Colin Guheen, Wells Fargo Sector Manager, Packaged Foods, Restaurant, and Food Retail
Chris Innes, Wells Fargo Industry Risk Associate, Packaged Foods, Restaurant, and Food Retail
You can’t smell fresh cilantro through your computer screen or feel the ripeness of an avocado on your smartphone. That is, until such technology is developed. Over the next decade, as online shopping evolves as the fastest growing channel in the grocery sector, we will see if a true phase-shift emerges in food buying behavior, or if online grocery shopping plateaus and becomes an occasional option for “stock-up” packaged goods.
As young children, we enjoyed accompanying our parents on grocery buying trips. The supermarket was a 40,000 square foot, branded food maze with bins stacked high with cases of fresh bakery goods. Convenience stores accommodated the Saturday dash for a gallon of milk and provided us a chance to grab a candy bar. Unwittingly, we witnessed, and were part of, the demand evolution of the typical consumer and the subsequent supply response of food retailers.
Prior to 1988, the traditional grocery store accounted for roughly 90% of food purchases. In the decades to follow, retailers would adapt formats to meet the consumer’s different needs. The first major phase-shift in food retail was physical — a diversification in size and proximity — with varying blends of convenience and in-store experience aimed at capturing the typical consumer’s unique shopping occasions. The 125,000+ square foot warehouse/club stores emerged as destinations where shoppers traded in-store experience for bulk sizes offered at wholesale prices. Smaller-box convenience stores served the fill-in occasions where a full trip to the grocery store was not needed. Dollar stores arose to serve value-oriented necessities, and specialty stores provided a higher level of in-store experience at a premium price point. As a result, the estimated share of total food retail for the traditional grocery store dropped to 46% by 2015, and future growth is expected to underperform the overall food retail category over the next decade.1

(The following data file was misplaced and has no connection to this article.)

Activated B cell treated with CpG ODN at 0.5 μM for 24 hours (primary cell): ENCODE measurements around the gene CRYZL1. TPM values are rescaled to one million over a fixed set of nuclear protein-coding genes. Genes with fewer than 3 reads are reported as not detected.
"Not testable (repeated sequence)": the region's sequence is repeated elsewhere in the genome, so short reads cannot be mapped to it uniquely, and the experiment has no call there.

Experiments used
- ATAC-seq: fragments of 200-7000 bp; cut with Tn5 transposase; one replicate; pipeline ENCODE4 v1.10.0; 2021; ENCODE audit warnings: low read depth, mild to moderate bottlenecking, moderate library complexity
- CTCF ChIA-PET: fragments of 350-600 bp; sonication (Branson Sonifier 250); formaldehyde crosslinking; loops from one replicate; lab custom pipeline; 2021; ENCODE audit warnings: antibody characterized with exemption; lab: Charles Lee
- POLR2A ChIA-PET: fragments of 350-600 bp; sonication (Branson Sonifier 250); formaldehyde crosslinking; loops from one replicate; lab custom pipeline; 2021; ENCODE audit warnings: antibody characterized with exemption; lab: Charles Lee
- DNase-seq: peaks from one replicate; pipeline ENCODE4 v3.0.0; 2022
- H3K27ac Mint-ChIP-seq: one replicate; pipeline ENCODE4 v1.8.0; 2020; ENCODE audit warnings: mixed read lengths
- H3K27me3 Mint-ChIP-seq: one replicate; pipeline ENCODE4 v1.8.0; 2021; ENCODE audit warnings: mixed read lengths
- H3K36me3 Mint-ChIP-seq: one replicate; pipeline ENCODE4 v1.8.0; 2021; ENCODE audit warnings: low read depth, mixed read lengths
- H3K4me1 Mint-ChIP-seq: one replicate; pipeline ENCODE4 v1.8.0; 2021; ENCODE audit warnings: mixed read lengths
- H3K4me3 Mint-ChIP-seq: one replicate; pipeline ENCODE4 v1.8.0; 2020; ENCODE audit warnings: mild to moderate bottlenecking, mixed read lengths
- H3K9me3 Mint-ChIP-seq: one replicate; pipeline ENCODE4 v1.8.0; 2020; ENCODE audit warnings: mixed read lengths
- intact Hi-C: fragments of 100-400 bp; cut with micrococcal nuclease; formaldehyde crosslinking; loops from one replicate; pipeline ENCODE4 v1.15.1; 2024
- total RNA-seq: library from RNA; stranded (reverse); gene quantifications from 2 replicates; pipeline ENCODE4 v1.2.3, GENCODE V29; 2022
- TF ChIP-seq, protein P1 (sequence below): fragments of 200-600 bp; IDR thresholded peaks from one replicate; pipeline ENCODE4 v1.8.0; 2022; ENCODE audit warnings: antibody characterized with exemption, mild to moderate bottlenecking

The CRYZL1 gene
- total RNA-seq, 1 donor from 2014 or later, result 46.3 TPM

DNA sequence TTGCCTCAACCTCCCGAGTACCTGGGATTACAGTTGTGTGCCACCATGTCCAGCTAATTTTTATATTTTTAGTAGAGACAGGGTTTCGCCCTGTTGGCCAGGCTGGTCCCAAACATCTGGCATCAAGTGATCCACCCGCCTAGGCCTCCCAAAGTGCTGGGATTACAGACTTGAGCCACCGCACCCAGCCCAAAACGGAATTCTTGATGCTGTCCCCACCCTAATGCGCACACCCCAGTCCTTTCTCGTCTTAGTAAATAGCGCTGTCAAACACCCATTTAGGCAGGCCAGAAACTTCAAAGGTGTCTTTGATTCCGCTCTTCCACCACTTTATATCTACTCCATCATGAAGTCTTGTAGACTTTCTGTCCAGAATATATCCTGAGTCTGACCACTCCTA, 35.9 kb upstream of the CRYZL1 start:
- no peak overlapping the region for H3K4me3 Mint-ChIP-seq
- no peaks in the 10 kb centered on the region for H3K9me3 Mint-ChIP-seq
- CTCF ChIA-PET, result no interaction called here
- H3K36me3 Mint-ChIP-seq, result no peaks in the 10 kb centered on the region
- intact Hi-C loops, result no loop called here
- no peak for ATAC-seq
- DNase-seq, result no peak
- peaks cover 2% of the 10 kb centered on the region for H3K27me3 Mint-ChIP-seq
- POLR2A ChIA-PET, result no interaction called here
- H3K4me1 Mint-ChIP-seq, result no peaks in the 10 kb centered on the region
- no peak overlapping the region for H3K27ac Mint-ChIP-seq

The physical evolution of food retail has led to greater consumer choice, and as a result, heightened competition for a tepidly growing food dollar. Leading up to the global financial crisis, food shopping occasions per household peaked at roughly 160 trips annually. Shopping occasions decreased 16%, and in the following 8-year recovery, shopping occasions have still not rebounded, with the number reaching just over 130 trips by 2015.2
Since March 2015, year-over-year volumes for monthly supermarket sales, as measured by Nielsen and compiled by Credit Suisse, have been negative for 3 out of every 4 months. Is the persistent decline cyclical as opposed to secular? Partially. While in its eighth year, the current economic recovery has not been as robust as past recoveries. The labor force participation rate has not recovered to pre-crisis levels, wage growth has been mild, and consumers have tended to allocate additional income to debt reduction versus discretionary spending. We believe that behind the noise is the emergence of the second structural phase-shift for food retail, and one that is digital.
Source: Nielsen “What’s In-Store for Online Grocery Shopping” January 2017
As technology becomes increasingly interwoven in our everyday interactions, it has similarly impacted our purchasing behavior. According to Nielsen’s recent global survey of online consumers depicted in the chart above, the percentage of global respondents who indicate that they purchase household and paper products more often online (41%) outweighed those that purchase more often in-store (27%), and also those that purchase both online and in-store with the same frequency (32%).